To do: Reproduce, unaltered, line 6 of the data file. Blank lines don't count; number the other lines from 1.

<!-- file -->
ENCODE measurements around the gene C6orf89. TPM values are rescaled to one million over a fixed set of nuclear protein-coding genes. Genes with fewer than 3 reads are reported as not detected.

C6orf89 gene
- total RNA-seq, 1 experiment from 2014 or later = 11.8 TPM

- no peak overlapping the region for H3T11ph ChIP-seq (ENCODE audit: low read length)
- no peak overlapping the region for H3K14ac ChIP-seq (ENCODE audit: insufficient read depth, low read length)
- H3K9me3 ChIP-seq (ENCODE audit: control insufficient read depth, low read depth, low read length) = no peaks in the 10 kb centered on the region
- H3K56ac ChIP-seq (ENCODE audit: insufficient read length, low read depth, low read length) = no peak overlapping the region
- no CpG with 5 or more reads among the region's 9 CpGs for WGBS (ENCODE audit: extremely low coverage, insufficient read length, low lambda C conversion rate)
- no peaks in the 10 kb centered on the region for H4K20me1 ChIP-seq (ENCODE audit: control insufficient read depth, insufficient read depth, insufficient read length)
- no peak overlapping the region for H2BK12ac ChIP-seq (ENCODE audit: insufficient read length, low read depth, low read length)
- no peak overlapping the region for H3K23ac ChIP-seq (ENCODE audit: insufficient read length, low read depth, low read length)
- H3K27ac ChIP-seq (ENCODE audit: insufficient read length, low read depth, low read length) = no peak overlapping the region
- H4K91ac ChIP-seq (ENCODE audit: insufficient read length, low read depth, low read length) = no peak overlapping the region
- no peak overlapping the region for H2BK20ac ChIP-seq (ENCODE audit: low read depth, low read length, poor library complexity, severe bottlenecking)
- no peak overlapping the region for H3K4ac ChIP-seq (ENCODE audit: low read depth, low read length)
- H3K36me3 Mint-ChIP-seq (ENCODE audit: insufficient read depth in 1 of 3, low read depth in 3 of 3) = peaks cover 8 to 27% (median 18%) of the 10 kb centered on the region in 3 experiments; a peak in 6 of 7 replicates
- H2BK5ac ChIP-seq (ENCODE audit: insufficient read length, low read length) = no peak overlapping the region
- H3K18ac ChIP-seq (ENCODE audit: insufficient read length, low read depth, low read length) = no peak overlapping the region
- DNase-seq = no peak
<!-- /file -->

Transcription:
- H3K9me3 ChIP-seq (ENCODE audit: control insufficient read depth, low read depth, low read length) = no peaks in the 10 kb centered on the region